66°F

Looking for something? Start here!

To acquire wisdom, one must observe

Looking for something? Start here!

‘Lupin’ is an intelligent thriller French series

Arsene Lupin, written by Maurice Leblanc, is a character often considered the “Sherlock Holmes” of French literature. However, one major difference between Holmes and Arsene Lupin, which inspired the show “Lupin,” is the way that Lupin doesn’t work with the authorities, but instead works against them. The authorities are out to get him, but he can easily transform into another identity. Sherlock is a consulting detective—he solves crimes—but Lupin is like a shapeshifter: he is the criminal, he is the police, he is a janitor, he’s a rich investor, he’s himself, he’s whatever he needs to be. As a chameleon of characters, Lupin grasps a rare perspective that sets itself apart from other mystery and action series.

Assane Diop, played by the mesmerizing Omar Sy, takes on the persona of Arsene Lupin. As a child, he was passionate about this story, which was a book his father gave him as a child. Assane takes on the role of anyone he needs to be. He’s part geeky fanboy and part ruthless criminal. Sy gives a thrilling performance as he floats through smooth transitions between characters and never fails with his charming, unassuming smile that can get away with anything. Comparing this charismatic, ever-evolving anti-hero to the cold, tactical brilliance of Sherlock Holmes undercuts the ingenuity of “Lupin.”

Moreover, Assane is tech-savvy, and he’s got a motive: the murder of his father. In every form he embodies, Lupin is too cool to care, but all his actions are connected to an injustice his father faced. He always has another trick up his sleeve. Just when you think, “how is going to get out of this one?” you see him pull through in the most surprising ways. When the authorities are after him, he transforms, his previous identity dissipating into thin air, his new identity concrete and convincing.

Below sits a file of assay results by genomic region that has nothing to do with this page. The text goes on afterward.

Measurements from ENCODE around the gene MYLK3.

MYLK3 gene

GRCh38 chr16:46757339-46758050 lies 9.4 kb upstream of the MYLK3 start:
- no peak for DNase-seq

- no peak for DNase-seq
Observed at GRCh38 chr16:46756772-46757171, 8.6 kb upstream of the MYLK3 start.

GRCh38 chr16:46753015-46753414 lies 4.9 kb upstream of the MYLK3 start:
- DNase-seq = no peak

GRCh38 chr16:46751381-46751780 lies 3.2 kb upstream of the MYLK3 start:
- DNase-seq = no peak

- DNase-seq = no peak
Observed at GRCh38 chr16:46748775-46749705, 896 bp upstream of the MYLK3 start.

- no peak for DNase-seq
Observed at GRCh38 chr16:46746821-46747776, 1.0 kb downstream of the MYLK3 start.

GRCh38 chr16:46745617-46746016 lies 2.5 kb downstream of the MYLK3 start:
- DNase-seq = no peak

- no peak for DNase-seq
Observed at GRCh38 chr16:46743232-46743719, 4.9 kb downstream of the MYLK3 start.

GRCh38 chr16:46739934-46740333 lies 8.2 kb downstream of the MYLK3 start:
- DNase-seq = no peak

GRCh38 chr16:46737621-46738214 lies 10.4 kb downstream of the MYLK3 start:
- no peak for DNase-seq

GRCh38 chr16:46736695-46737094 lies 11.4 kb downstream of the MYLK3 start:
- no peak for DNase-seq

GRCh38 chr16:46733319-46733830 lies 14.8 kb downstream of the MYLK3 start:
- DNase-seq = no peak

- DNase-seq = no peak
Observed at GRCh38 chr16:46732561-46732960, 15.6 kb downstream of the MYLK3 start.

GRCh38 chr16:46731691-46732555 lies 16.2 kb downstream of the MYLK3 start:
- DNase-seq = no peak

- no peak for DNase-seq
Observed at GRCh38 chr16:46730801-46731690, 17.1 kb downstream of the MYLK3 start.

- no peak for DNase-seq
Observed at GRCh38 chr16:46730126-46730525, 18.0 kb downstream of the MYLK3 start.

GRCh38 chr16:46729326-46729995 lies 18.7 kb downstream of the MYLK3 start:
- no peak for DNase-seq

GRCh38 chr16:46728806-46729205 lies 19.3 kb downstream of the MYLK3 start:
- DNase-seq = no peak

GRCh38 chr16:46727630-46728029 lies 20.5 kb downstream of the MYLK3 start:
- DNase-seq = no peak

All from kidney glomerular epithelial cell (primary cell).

Lupin is an icon in French literature, known by the moniker “the gentleman thief.” Assane is aware of his role as the “gentleman thief,” but his personal life is a mess. He’s on thin ice with his ex-wife that he’s trying to win back, and is trying to be there for his son, which is where the series gets complicated. Assane has the best intentions for the people he cares about: he wants justice for his father and cares for the happiness of his partner and the security and safety of his son. But things go awry when his plan for justice turns him into an avenger. In this sense, he is nothing like his British counterpart, Sherlock, who is known to be cold and emotionally detached.

Assane is a compelling main character, but he is not the only star of the show. A viewer’s journey to Paris is enough of a reason to press play on this action-packed mystery that keeps you thinking the whole way through. Although some moments may feel almost predictable, Lupin turns the tables in an unexpected way. The show is in French, and unless you are fluent in French, the act of reading subtitles lends itself to the literary themes in the show. Despite the novel being from an entirely different era, there is a very contemporary feel to the show. Not only is modern technology featured, but so are his plans. Some of the plans he implements, such as creating a fake website with fake photos of himself to front a false identity, would have not been possible in the era it was written. The way the show incorporates these modes of trickery and benign crimes within the realm of the modern-day is astute and plausible, which makes “Lupin” all the more convincing.

“Lupin” is an intelligent thriller that is unlike Sherlock Holmes, in the sense that this character is amorphous, unpredictable and yet concrete in his intentions toward justice for his loved ones. He’s a detective of his own case and plays judge and jury of what he deems necessary crimes to solve his own case. If you’re looking for your next pandemic escape that feels external to the Hollywood-made eye-candy we’ve been accustomed to watching, and in fact stays true to the French storytelling tradition connected to Leblanc’s “Lupin” novels, look no further.

Get Our Stories Sent To Your Inbox

Skip to content